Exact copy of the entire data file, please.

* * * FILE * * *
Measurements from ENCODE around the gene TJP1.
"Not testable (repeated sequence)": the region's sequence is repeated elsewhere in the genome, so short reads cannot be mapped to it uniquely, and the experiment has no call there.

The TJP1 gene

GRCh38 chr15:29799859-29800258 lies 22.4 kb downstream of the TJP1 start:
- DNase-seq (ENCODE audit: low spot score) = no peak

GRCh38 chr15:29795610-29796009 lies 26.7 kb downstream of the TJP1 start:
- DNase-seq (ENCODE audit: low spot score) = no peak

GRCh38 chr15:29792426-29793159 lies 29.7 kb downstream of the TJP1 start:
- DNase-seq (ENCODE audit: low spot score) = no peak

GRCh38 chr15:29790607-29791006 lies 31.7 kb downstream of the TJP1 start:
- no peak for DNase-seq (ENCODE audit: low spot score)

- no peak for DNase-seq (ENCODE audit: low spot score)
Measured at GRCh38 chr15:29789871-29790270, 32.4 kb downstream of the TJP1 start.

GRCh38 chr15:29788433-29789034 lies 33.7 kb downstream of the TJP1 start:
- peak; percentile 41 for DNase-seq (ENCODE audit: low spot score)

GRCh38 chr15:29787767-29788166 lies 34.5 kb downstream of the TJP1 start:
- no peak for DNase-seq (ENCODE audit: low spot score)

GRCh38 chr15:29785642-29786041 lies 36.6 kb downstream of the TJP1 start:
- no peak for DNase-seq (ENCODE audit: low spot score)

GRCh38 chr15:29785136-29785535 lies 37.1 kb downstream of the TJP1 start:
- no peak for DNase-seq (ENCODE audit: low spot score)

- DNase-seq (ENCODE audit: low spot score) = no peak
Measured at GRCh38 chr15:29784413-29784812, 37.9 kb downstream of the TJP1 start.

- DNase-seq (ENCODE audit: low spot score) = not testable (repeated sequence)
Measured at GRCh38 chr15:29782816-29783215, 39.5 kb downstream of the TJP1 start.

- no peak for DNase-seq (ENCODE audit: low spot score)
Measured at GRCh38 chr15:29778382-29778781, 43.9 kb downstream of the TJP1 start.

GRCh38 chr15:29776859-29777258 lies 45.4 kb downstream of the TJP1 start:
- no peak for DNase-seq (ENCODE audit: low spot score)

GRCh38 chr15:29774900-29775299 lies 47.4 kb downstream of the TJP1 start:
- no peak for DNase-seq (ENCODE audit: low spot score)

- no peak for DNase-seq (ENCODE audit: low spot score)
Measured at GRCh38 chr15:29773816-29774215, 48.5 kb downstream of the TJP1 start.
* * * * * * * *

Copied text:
Measurements from ENCODE around the gene TJP1.
"Not testable (repeated sequence)": the region's sequence is repeated elsewhere in the genome, so short reads cannot be mapped to it uniquely, and the experiment has no call there.

The TJP1 gene

GRCh38 chr15:29799859-29800258 lies 22.4 kb downstream of the TJP1 start:
- DNase-seq (ENCODE audit: low spot score) = no peak

GRCh38 chr15:29795610-29796009 lies 26.7 kb downstream of the TJP1 start:
- DNase-seq (ENCODE audit: low spot score) = no peak

GRCh38 chr15:29792426-29793159 lies 29.7 kb downstream of the TJP1 start:
- DNase-seq (ENCODE audit: low spot score) = no peak

GRCh38 chr15:29790607-29791006 lies 31.7 kb downstream of the TJP1 start:
- no peak for DNase-seq (ENCODE audit: low spot score)

- no peak for DNase-seq (ENCODE audit: low spot score)
Measured at GRCh38 chr15:29789871-29790270, 32.4 kb downstream of the TJP1 start.

GRCh38 chr15:29788433-29789034 lies 33.7 kb downstream of the TJP1 start:
- peak; percentile 41 for DNase-seq (ENCODE audit: low spot score)

GRCh38 chr15:29787767-29788166 lies 34.5 kb downstream of the TJP1 start:
- no peak for DNase-seq (ENCODE audit: low spot score)

GRCh38 chr15:29785642-29786041 lies 36.6 kb downstream of the TJP1 start:
- no peak for DNase-seq (ENCODE audit: low spot score)

GRCh38 chr15:29785136-29785535 lies 37.1 kb downstream of the TJP1 start:
- no peak for DNase-seq (ENCODE audit: low spot score)

- DNase-seq (ENCODE audit: low spot score) = no peak
Measured at GRCh38 chr15:29784413-29784812, 37.9 kb downstream of the TJP1 start.

- DNase-seq (ENCODE audit: low spot score) = not testable (repeated sequence)
Measured at GRCh38 chr15:29782816-29783215, 39.5 kb downstream of the TJP1 start.

- no peak for DNase-seq (ENCODE audit: low spot score)
Measured at GRCh38 chr15:29778382-29778781, 43.9 kb downstream of the TJP1 start.

GRCh38 chr15:29776859-29777258 lies 45.4 kb downstream of the TJP1 start:
- no peak for DNase-seq (ENCODE audit: low spot score)

GRCh38 chr15:29774900-29775299 lies 47.4 kb downstream of the TJP1 start:
- no peak for DNase-seq (ENCODE audit: low spot score)

- no peak for DNase-seq (ENCODE audit: low spot score)
Measured at GRCh38 chr15:29773816-29774215, 48.5 kb downstream of the TJP1 start.